Viscosity of a resin or the inverse of viscosity, namely, fluidity, at a given temperature is, of course, dependent on the molecular weight or degree of cross linking. One measure of the fluidity of resins at elevated temperature is melt index, i.e., the quantity of resin which will flow through a standard orifice under specified conditions. Another measure is melt viscosity which may be determined by a viscosimeter. The melt index range, or the flow-, or melt-viscosity ranges within which resins are useful for foam molding by the present process are essentially the ranges for resins used in molding unfoamed resins. It is noted that values of these factors in resins successfully foam molded range from a melt index of 30 for a polyamide (Zytel 211) to 0.2 for a polypropylene. Accordingly, the melt index or flow-, or melt-viscosity of the resin, while a matter to be considered in determining operating conditions such as temperature and pressure, is not a limiting factor in the selection of resins for foam molding.
The foaming temperature, i.e., the temperature of the resin blowing agent composition as it enters the mold is selected to insure that the resin is in the viscous flow range, and this temperature depends on the particular resin blowing agent composition to be molded. Factors controlling the temperature required are the need to use a high enough temperature to give a fluidity high enough temperature to give a fluidity high enough to avoid undue restriction on the degree of expansion, to insure filling of the mold with the capabilities of the injection molding equipment used, to allow flow of the resin into engagement with mold surfaces to reproduce fine detail of mold and also high enough to maintain suflicient fluidity of the resin in the mold to avoid weld lines. On the other hand, the upper limit of temperature is determined in part by the practical factor that hotter bodies of resin take longer to cool and solidify for removal from the mold. Also, there is a loss of quality if the resin remains fluid for a long period due to increased time for the merger of blowing bubbles to form a coarser cell structure. In practice, the temperatures recommended by resin manufacturers for straight injection molding are usable in the present injection foam molding process.
In this connection, calculation of temperature to be used for foaming from viscosity-temperature relationships separately determined for a selected resin, is a possibility; but in every case, the heat history, shear rate, flow rate, conformity or non-conformity with Newtonian flow and other factors are different for each injection molding machlne, shot size and mold shape. Accordingly, selections of the temperature at which the material is to enter the mold is made by making a trial run at a temperature in the range recommended by the resin manufacturer and by known corrections after examination of the molded article.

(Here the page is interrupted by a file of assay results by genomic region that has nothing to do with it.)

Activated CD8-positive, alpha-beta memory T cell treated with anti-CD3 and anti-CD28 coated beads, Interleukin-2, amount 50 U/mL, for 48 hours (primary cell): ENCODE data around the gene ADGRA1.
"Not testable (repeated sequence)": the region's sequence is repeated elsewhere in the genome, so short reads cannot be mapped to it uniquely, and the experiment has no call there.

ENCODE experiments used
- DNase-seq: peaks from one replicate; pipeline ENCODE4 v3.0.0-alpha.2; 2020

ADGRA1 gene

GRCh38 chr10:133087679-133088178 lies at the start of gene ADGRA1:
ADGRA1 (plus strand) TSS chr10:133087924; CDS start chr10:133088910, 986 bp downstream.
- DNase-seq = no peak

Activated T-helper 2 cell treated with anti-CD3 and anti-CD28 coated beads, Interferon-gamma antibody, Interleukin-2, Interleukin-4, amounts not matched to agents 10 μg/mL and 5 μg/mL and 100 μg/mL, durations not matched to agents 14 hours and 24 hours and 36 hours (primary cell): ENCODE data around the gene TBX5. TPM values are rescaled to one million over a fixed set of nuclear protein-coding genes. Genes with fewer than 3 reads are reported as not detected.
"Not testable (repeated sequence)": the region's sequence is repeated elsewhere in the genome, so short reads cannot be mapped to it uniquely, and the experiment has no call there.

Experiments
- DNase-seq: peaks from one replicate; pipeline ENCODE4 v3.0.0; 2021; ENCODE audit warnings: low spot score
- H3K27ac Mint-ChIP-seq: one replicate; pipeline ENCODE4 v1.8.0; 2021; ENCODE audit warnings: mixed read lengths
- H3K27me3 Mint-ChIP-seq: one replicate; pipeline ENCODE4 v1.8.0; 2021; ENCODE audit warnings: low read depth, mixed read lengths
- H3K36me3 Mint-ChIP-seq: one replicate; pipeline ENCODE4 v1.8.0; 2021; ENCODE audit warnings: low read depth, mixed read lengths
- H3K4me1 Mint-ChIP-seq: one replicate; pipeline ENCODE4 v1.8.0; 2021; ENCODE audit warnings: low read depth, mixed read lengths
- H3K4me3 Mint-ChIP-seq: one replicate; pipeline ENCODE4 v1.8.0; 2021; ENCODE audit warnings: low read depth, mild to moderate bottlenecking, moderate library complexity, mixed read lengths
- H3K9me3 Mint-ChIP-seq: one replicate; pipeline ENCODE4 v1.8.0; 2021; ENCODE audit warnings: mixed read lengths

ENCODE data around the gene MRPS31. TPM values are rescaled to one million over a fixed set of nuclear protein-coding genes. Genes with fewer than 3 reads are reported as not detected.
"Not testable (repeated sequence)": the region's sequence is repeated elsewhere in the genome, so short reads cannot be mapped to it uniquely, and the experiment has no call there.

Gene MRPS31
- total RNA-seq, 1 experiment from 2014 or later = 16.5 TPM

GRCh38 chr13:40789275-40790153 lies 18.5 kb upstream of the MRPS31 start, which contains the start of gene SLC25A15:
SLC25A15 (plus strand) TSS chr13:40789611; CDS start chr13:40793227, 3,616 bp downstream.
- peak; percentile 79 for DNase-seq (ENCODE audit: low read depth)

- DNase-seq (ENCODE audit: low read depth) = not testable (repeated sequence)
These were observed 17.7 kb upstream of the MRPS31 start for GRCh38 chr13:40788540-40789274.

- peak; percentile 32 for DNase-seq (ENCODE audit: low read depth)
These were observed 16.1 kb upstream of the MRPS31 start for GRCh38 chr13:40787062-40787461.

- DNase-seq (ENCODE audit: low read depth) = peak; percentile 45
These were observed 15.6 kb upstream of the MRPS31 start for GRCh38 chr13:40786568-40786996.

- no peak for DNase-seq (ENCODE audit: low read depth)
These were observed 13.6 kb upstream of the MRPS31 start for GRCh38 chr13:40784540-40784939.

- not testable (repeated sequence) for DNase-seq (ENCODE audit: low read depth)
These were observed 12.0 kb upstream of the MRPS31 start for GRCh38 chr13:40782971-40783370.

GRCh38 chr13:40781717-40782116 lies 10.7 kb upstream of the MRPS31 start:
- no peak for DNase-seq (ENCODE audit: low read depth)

An example of how these corrections are applied in molding solid polypropylene is given on pages 112 to 116 of Polypropylene by H. P. Frank, published 1968 by Gordon and Breach Science Publishers, 5th Avenue, New York. Referring to Table 6.4 on page 114, it will be seen that increasing the temperature increases shrinkage, sinks and voids and decreases warpage, gives improved surface and reduces short shot problems. The effects of increasing pressure, mold temperature, injection time, cure time and gate size are also given.
Factors peculiar to foaming resin compositions are discussed in an article by Gillette entitled The Rheology of Thermoplastics Containing Chemical Blowing Agents RETEC, SPE, Palisades Section, November 1964, pages 41 to 45. That article points out that the density of foamed polymer resins depends on the melt viscosity of the resin when foaming at a given temperature, lower melt viscosities giving lower density. A further factor affecting expansion is the shear rate developed in polymer resinblowing agent compositions. At a fixed blowing agent level an increase in shear rate causes density decrease.
For a selected resin molding composition and using a processing temperature in the range suggested for that resin remaining factors to be coordinated for practice of the process include selection of blowing agent, plasticating control to reach a determined preinjection temperature, injection rate and the dimensions of the restricted cross section passageway leading to the mold cavity.
Plastication of the injection molding material causes the temperature of the material to rise sharply and the injection molding material to become molten. To prevent reaching the foaming temperature of the blowing agent in the plasticator housing, coolants may be forced through the cooling channel 30 in plasticator housing 2 and through the bore 24 in the plasticator screw 6. As noted above, thermostatic means may alternatively be utilized to control the temperature which the mixture of molding material and blowing agent attains in the plastication step. Upon reaching the discharge end of the plasticator (the left hand end as viewed in FIG. 1), the molten mixture enters the nozzle passage 12 and thereafter the discharge channel 18.
The discharge channel 18 is relatively elongated in length and of reduced diameter. The length of the channel 18 and its diameter cooperatively resist the flow of molten material therethrough by frictional resistance. The molten mixture, however, is forced through the channel 18 by the continued rotation of the plasticator 6 which acts as a screw pump.